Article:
Commissioner of Income-Tax, Madhya
Pradesh, Nagpur Vs. Seth Govindram Sugar Mills Ltd.  INSC 82 (26 March
26/03/1965 SUBBARAO, K.
CITATION: 1966 AIR 24 1965 SCR (3) 488
Partnership Act (9 of 1932), ss. 31 and
42(c)-Scope of-Two joint Hindu families-Partnership between-When possibleIncome-tax
Act (11 of 1922), s. 164(1).
A joint Hindu family consisting of two
branches owned a sugar mill. After partition, the two kartas entered into a partnership
in 1943, to carry on the business of the sugar mill. The two partners
represented the respective joint families, and the partnership deed provided
that the death of any of the parties shall not dissolve the partnership and
either the legal heir or the nominee of the deceased partner should take his
place. One of the kartas died in 1945 leaving as members of his branch of the
family, three widows and two minor sons. The other partner continued the
business of the sugar mill in the firm name. For the assessment year 1950-51,
the assessee (respondent-firm) applied for registration on the basis of the
partnership agreement of 1943. The Income-tax Officer, Appellate Assistant
Commissioner and the Tribunal held that there was no partnership between the members
of the two families after the death of one of the kartas. On a reference to the
High Court, it was held that the partner-ship business was carried on by the
representatives of the two families after the dent), of one of the kartas.
In the appeal to this Court, on the question
as-, to whether during the assessment year 19-50-51, the assessee, was a firm
within the meaning of s. 16(1) of the Income-tax Act, 1922, or an association
HELD: The High Court was wrong in its
finding. But, as a result ,of the concession by the appellant, that there was a
partnership from 13th December 1949, when one of the minor sons had become a
major, the status of the assessee was that of a firm for the assessment year
1950-51. [498B] A joint Hindu family as such cannot be a partner of a firm, but
it may through its karta enter into a partnership with the karta of another
family. [495H] Kshetra Mohan Sanyasi Charan Sadhukhan v, Commissioner of Excess
Profits Tax, [19541 S.C.R. 268. followed.
A widow, though a member of a joint family,
cannot become its manager. [495B] Commissioner of Income-tax, C.P. & Berar
v. Seth Lakshmi Narayan Raghunathdas, (1948) 16 I.T.R. 313 and Pandurang Dakhe
v. Pandurang Gorle. I.L.R.  Nag. 299.
Therefore, in the instant case, when one of
the kartas died, the partnership had come to an end. There was no scope for
applying s. 42(c) of the Partnership Act, 1932, because, the section is
applicable only to a partnership with more than two partners. In such a case.
if one of them dies, the firm is dissolved, but if there is a contract to 488
489 the contrary, the surviving partners will continue the firm.
On the other hand, if there are only two
partners and one of them dies, the firm automatically comes to an end and, thereafter,
there is no partnership for a third party to be introduced. Section 31, which
deals with the validity of a contract between the partners to introduce a third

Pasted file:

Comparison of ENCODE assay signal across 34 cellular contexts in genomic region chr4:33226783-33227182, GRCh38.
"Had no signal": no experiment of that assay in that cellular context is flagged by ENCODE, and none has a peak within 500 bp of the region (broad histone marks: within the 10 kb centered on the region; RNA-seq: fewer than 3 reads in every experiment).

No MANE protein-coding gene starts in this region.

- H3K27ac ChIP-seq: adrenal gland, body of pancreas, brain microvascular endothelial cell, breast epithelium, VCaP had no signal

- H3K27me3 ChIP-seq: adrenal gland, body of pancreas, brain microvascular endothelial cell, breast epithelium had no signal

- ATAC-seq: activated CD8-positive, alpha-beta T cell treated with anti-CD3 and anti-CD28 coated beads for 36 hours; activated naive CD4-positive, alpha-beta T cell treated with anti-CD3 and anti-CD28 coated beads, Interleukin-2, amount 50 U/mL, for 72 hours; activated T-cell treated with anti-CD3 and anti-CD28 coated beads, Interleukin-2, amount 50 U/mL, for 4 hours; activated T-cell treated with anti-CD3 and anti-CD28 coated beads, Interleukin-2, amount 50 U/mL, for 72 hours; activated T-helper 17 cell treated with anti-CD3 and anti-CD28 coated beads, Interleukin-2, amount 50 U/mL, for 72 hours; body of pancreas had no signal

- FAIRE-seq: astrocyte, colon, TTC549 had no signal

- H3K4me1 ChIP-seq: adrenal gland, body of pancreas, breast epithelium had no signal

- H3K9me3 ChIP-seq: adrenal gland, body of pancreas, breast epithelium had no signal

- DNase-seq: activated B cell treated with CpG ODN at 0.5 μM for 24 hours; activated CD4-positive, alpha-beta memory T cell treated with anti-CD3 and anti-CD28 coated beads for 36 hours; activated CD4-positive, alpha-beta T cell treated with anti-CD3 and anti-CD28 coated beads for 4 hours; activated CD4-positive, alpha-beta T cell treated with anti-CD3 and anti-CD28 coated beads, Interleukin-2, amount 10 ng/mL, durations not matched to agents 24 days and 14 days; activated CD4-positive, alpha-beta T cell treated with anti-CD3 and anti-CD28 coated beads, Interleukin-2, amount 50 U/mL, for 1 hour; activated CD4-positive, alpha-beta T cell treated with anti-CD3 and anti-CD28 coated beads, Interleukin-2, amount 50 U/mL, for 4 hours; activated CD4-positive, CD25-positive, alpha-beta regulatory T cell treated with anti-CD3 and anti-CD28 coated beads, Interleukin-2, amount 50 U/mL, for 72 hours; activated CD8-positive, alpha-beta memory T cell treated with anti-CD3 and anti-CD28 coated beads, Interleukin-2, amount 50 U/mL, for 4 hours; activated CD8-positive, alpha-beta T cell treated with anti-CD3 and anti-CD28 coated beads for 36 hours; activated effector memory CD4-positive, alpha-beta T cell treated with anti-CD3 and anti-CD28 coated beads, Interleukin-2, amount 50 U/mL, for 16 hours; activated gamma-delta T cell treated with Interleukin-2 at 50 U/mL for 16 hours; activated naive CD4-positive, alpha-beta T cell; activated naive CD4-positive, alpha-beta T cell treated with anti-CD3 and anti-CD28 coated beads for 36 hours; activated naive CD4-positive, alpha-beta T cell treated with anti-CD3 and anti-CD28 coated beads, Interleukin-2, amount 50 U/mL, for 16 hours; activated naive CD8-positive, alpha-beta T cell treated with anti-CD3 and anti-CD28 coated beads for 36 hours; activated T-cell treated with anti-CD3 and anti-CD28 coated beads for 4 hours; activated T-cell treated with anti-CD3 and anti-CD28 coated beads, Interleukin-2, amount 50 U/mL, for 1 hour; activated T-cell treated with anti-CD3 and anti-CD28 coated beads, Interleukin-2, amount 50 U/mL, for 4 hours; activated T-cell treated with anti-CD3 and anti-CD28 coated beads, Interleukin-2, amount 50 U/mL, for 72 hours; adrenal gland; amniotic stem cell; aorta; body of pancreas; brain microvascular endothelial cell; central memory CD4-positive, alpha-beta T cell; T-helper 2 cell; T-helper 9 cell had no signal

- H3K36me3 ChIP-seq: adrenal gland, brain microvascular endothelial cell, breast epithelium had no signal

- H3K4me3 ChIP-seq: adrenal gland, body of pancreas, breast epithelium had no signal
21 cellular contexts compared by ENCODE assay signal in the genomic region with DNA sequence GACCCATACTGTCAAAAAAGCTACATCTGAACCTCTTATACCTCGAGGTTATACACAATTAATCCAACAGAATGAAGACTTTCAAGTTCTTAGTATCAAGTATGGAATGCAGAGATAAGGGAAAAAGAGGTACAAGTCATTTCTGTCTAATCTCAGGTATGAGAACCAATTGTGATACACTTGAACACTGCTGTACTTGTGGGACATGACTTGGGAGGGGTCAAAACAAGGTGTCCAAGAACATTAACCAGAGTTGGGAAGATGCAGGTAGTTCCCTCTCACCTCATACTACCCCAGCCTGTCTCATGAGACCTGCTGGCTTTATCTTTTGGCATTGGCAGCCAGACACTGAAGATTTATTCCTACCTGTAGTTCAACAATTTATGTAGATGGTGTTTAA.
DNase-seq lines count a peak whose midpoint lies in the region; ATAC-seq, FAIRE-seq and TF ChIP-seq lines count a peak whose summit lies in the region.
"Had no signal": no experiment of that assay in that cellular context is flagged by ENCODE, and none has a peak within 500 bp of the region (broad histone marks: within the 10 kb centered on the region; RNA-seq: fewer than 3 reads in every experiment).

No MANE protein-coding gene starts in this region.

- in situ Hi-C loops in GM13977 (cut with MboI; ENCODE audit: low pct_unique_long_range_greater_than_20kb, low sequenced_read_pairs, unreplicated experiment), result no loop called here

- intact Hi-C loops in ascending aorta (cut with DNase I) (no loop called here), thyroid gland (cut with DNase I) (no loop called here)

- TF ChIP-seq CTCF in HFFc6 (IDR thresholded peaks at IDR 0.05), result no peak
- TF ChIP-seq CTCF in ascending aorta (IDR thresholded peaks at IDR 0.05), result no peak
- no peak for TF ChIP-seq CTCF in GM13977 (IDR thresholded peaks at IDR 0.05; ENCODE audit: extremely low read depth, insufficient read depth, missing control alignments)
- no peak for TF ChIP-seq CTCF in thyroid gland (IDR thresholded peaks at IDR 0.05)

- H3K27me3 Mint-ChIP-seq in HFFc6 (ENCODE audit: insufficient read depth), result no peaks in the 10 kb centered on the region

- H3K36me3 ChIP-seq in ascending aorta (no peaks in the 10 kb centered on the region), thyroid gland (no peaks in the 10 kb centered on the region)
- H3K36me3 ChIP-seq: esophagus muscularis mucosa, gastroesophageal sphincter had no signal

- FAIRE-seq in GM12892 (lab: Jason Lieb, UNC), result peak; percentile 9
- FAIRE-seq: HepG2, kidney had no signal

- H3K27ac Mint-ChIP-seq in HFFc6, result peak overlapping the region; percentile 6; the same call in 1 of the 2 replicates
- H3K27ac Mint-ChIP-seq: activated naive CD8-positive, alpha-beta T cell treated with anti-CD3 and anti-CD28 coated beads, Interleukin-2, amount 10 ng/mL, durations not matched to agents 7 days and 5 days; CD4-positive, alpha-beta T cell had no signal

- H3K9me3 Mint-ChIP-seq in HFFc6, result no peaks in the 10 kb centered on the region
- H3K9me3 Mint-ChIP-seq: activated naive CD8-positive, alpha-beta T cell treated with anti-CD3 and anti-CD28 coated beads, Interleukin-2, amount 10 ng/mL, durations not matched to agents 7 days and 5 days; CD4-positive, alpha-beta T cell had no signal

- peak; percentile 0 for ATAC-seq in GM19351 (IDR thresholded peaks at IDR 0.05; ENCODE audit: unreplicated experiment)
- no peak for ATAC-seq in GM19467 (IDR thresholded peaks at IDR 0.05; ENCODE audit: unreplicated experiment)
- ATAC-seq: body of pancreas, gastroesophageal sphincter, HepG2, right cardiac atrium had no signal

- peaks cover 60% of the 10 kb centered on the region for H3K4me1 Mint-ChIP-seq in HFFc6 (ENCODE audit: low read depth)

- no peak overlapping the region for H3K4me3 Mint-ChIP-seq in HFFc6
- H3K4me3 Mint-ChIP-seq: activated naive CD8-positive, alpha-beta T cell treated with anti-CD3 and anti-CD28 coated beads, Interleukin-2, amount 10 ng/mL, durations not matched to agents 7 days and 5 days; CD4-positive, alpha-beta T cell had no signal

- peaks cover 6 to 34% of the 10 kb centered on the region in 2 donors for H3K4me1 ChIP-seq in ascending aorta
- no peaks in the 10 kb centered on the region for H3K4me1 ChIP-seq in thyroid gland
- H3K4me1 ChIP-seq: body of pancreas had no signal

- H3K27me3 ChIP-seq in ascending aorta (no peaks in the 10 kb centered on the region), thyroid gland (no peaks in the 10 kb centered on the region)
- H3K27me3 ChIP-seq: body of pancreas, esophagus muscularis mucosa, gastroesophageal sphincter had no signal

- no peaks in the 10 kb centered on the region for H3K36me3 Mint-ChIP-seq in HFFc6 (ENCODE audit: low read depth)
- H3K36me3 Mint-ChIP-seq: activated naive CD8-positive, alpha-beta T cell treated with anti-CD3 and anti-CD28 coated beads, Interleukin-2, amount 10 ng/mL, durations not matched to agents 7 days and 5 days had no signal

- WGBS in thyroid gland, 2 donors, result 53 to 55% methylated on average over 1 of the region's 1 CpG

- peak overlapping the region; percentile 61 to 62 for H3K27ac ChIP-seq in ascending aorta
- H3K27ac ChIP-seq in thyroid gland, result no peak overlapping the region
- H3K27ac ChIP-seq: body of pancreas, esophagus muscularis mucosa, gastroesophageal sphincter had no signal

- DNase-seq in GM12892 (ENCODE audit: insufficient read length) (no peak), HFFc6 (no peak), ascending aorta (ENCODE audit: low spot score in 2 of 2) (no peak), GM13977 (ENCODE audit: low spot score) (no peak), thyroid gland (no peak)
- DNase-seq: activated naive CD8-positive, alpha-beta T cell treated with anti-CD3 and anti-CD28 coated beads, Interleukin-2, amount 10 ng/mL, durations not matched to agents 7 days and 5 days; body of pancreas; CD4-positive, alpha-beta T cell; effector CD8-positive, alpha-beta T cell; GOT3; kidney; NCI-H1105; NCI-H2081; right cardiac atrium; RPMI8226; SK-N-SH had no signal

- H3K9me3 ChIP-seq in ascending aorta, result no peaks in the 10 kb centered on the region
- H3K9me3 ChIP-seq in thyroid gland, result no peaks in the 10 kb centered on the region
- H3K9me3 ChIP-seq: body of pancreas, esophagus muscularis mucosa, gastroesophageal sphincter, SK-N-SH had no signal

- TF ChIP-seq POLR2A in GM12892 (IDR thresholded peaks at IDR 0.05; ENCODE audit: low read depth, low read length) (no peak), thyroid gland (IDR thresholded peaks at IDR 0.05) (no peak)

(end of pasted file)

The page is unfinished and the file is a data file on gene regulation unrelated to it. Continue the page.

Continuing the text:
party into the partnership without the consent of all the existing partners,
presupposes the subsistence of a partnership and does not apply to a
partnership of two partners, which is dissolved by the death of one of them.
[492E-H] Hansraj Manot v. Messrs, Gorak Nath Pandey, (1961) 66 C.W.N 262,
Further, there was no evidence that the
representatives of the two families constituted a new partnership and carried
on the business of the sugar mill before 13th December 1949, when, it was
conceded a new partnership had come into existence.
CIVIL APPELLATE JURISDICTION: Civil Appeal Nos.
38 and 39 of 1964.
Appeals from the judgment and order dated
April 10, 1961 of the Madhya Pradesh High Court in Miscellaneous Civil Case No.
63 of 1961.
C. K. Daphtary, Attorney-General, R.
Ganapathy Iyerand R. N. Sachthey, for the appellant (for both the appeals).
N. D. Karkhanis, Rameshwar Nath, S. N. Andley
and P. L.
Vohra, for the respondent (in both the
The Judgment of the Court was delivered by
Subba Rao, J. These two appeals by certificate arise out of the judgment of the
High Court of Madhya Pradesh, Jabalpur, in Miscellaneous Case No. 63 of 1961
from a reference under s. 66(2) of the Indian Income-tax Act, 1922, made by the
Income-tax Appellate Tribunal, Bombay.
To appreciate the contention of the parties
the following genealogy will be useful:
Kalooram Todi :
Govindram Gangaprasad (d. in January 1943)
(d. in 1933) : :
: Bachhulal : :
: : :
Madanlal (predeceased his Nandlal Babulal
father) (d. 9-12-1945) (b. 25-1-1935) : :
Jankibai Banarsibai : :
Radheyshyam (predeceased Venkatlal his
father) (b. 13-12-1931) :
Vishwanath (adopted) (b. 13-4-1941) 490 After
the death of Kalooram Todi, his two sons by name Govindram and Gangaprasad
constituted a joint Hindu family which owned extensive property in Jaora State
and a sugar mill called "Seth Govindram Sugar Mills" at Mahidpur Road
in Holkar State. In the year 1942 Bachhulal filed a suit for partition against
Govindram and obtained a decree therein.
In due course the property was divided and a
final decree was made. We are concerned in these appeals only with the Sugar
Mills at Mahidpur Road. After the partition Govindram and Bachhulal jointly
worked the Sugar Mills at Mahidpur Road. After the death of Govindram in 1943,
Nandlal, the son of Govindram, and Bachhulal, as kartas of their respective
joint families, entered into a partnership on September 28, 1943 to carry on
the business of the said Sugar Mills. Nandlal died on December 9, 1945, leaving